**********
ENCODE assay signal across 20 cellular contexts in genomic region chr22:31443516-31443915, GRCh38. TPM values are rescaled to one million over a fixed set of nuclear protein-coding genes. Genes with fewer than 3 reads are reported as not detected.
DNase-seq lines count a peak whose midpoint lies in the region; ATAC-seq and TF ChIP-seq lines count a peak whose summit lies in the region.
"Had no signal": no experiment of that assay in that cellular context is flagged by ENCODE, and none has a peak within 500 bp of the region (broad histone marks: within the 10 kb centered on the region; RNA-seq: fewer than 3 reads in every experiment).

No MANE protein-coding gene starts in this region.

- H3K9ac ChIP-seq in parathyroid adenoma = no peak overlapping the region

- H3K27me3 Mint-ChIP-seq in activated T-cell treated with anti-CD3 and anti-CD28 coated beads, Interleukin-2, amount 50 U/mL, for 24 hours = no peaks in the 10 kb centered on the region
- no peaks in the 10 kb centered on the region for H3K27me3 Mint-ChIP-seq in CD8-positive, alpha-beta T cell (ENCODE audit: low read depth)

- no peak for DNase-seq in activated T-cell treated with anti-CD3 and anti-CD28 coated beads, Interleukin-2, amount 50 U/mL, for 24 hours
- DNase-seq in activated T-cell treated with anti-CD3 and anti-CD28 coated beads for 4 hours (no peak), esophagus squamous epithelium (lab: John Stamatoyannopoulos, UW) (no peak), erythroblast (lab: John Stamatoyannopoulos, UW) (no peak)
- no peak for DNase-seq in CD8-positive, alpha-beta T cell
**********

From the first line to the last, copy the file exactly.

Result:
ENCODE assay signal across 20 cellular contexts in genomic region chr22:31443516-31443915, GRCh38. TPM values are rescaled to one million over a fixed set of nuclear protein-coding genes. Genes with fewer than 3 reads are reported as not detected.
DNase-seq lines count a peak whose midpoint lies in the region; ATAC-seq and TF ChIP-seq lines count a peak whose summit lies in the region.
"Had no signal": no experiment of that assay in that cellular context is flagged by ENCODE, and none has a peak within 500 bp of the region (broad histone marks: within the 10 kb centered on the region; RNA-seq: fewer than 3 reads in every experiment).

No MANE protein-coding gene starts in this region.

- H3K9ac ChIP-seq in parathyroid adenoma = no peak overlapping the region

- H3K27me3 Mint-ChIP-seq in activated T-cell treated with anti-CD3 and anti-CD28 coated beads, Interleukin-2, amount 50 U/mL, for 24 hours = no peaks in the 10 kb centered on the region
- no peaks in the 10 kb centered on the region for H3K27me3 Mint-ChIP-seq in CD8-positive, alpha-beta T cell (ENCODE audit: low read depth)

- no peak for DNase-seq in activated T-cell treated with anti-CD3 and anti-CD28 coated beads, Interleukin-2, amount 50 U/mL, for 24 hours
- DNase-seq in activated T-cell treated with anti-CD3 and anti-CD28 coated beads for 4 hours (no peak), esophagus squamous epithelium (lab: John Stamatoyannopoulos, UW) (no peak), erythroblast (lab: John Stamatoyannopoulos, UW) (no peak)
- no peak for DNase-seq in CD8-positive, alpha-beta T cell